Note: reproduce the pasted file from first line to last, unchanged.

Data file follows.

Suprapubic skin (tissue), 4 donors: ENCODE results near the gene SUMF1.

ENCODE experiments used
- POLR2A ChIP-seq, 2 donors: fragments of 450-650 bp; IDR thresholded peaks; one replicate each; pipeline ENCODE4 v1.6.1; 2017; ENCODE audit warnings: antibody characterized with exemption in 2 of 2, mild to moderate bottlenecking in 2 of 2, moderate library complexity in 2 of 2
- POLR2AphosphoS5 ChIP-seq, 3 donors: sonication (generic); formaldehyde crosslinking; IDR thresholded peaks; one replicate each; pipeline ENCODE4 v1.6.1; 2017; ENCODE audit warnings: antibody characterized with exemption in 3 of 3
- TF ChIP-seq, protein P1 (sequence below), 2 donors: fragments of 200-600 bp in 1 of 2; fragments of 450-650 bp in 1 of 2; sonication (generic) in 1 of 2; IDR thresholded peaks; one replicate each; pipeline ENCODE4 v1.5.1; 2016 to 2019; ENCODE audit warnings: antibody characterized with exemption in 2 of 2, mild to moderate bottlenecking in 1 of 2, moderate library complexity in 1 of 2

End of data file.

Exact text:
Suprapubic skin (tissue), 4 donors: ENCODE results near the gene SUMF1.

ENCODE experiments used
- POLR2A ChIP-seq, 2 donors: fragments of 450-650 bp; IDR thresholded peaks; one replicate each; pipeline ENCODE4 v1.6.1; 2017; ENCODE audit warnings: antibody characterized with exemption in 2 of 2, mild to moderate bottlenecking in 2 of 2, moderate library complexity in 2 of 2
- POLR2AphosphoS5 ChIP-seq, 3 donors: sonication (generic); formaldehyde crosslinking; IDR thresholded peaks; one replicate each; pipeline ENCODE4 v1.6.1; 2017; ENCODE audit warnings: antibody characterized with exemption in 3 of 3
- TF ChIP-seq, protein P1 (sequence below), 2 donors: fragments of 200-600 bp in 1 of 2; fragments of 450-650 bp in 1 of 2; sonication (generic) in 1 of 2; IDR thresholded peaks; one replicate each; pipeline ENCODE4 v1.5.1; 2016 to 2019; ENCODE audit warnings: antibody characterized with exemption in 2 of 2, mild to moderate bottlenecking in 1 of 2, moderate library complexity in 1 of 2